V HERON1, M NICHOLSON1, S WILKINSON1, A YOUNG1, S GOVINDARAJULU1, S VENUTHURPALLI1
1Renal Service, Darling Downs Hospital And Health Service, Toowoomba, Australia
Background: As the use of anti–tumour necrosis factor-alpha (TNF-α) treatments for rheumatic and systemic autoimmune disorders increases, so does our understanding of their adverse effects. TNF-α blockade has been linked to the induction of autoimmunity, including autoimmune renal disorders. To our knowledge there have been no cases of anti-TNF-α therapy associated with anti-glomerular basement membrane (GBM) antibody disease reported.
Case report: A 63 year old male presented with anuric acute renal failure and was found to have a rapidly progressive glomerulonephritis secondary to anti-GBM antibody disease. This occurred in the setting of four years of adalimumab treatment for rheumatoid arthritis and normal baseline renal function. His presentation was preceded by a gastrointestinal illness and non-steroidal anti-inflammatory use. His anti-GBM titre was greater than 1000 chemiluminescent units (CU) at presentation. A renal biopsy revealed a crescentic necrotising glomerulonephritis with linear staining of IgG in the glomerular basement membrane. He was treated with pulse intravenous methylprednisolone and later changed to high dose prednisolone and cyclophosphamide. Four weeks of plasma exchange was completed. He remains dialysis dependent.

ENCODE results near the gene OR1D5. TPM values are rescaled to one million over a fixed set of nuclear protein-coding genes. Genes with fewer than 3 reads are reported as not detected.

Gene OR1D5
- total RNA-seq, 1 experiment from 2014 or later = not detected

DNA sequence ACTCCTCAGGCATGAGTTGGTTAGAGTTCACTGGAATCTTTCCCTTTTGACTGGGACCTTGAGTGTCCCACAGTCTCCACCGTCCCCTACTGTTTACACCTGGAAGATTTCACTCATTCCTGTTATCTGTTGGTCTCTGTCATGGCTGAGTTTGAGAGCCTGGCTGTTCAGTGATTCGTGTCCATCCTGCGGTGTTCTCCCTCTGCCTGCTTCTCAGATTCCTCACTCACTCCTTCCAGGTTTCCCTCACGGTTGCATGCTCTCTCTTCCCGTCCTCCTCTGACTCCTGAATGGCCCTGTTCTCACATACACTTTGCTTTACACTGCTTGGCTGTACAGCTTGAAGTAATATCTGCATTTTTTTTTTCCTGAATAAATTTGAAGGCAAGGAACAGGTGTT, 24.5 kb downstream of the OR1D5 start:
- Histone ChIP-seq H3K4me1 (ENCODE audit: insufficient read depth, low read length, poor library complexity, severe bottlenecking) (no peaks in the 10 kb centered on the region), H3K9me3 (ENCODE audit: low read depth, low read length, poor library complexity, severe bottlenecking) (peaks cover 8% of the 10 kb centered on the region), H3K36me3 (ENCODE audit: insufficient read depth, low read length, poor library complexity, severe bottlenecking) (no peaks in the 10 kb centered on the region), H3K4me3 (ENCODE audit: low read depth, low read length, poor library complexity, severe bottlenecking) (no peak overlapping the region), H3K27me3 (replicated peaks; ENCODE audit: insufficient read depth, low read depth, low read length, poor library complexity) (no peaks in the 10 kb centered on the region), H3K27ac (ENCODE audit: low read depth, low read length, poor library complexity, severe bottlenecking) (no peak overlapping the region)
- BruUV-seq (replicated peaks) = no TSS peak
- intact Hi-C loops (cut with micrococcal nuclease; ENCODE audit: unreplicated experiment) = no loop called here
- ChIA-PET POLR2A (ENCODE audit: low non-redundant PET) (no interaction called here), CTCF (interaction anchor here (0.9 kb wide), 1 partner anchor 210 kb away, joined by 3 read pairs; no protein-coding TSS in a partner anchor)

Conclusion: There is a known association between TNF-α blockade and autoimmune renal diseases. Given the rarity of anti-GBM antibody disease it is plausible that there could be an association between treatment with adalimumab and anti-GBM antibody disease and this may be the first case. It highlights the ongoing need for monitoring of renal function, urinary sediment and proteinuria in patients exposed to these novel therapies.
Vanessa Heron is an advanced trainee in nephrology currently working at Toowoomba Hospital, Queensland.